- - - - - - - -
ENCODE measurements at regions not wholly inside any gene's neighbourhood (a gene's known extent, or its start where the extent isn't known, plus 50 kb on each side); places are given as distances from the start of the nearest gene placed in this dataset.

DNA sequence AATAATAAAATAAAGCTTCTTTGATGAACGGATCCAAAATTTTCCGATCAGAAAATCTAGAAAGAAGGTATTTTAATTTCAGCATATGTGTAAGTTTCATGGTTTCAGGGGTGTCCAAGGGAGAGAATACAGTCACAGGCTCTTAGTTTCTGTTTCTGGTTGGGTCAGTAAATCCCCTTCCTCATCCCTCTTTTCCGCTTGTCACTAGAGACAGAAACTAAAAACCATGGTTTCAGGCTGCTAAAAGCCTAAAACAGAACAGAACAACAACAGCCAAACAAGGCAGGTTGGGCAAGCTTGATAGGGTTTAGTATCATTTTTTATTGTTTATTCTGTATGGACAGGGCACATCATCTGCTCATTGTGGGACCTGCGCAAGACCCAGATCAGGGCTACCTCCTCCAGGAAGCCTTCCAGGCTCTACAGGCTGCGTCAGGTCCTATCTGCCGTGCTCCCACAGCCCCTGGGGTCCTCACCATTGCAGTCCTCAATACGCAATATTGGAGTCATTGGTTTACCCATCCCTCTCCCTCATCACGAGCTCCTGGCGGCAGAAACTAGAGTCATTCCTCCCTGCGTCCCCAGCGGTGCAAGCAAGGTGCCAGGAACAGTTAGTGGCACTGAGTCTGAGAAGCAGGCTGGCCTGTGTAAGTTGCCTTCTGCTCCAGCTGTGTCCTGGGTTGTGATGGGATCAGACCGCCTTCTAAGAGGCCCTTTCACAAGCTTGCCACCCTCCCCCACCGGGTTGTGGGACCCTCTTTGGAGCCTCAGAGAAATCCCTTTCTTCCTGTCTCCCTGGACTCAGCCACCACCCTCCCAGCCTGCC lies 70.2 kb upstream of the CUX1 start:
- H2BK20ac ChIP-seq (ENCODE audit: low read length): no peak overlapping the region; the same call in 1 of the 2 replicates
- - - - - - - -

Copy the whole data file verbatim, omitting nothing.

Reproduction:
ENCODE measurements at regions not wholly inside any gene's neighbourhood (a gene's known extent, or its start where the extent isn't known, plus 50 kb on each side); places are given as distances from the start of the nearest gene placed in this dataset.

DNA sequence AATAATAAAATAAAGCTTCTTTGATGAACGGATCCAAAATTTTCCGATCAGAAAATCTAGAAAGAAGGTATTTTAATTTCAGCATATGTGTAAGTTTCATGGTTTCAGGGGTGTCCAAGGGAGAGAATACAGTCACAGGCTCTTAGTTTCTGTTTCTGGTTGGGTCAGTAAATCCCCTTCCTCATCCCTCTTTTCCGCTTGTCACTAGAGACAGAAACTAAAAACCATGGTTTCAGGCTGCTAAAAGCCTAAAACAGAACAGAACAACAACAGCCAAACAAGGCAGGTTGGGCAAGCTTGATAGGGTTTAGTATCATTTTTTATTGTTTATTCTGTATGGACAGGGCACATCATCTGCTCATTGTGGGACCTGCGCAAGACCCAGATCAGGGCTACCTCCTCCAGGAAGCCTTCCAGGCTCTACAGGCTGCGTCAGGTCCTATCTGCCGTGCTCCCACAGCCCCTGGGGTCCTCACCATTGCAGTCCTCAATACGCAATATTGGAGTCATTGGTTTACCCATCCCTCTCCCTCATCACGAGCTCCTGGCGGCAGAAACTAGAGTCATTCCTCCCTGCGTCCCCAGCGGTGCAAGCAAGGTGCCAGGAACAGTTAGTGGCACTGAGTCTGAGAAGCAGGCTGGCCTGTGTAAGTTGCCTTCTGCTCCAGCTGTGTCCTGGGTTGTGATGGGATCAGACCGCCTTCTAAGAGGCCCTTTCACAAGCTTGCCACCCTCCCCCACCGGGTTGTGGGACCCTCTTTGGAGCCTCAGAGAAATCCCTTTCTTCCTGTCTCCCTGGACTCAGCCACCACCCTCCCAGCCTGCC lies 70.2 kb upstream of the CUX1 start:
- H2BK20ac ChIP-seq (ENCODE audit: low read length): no peak overlapping the region; the same call in 1 of the 2 replicates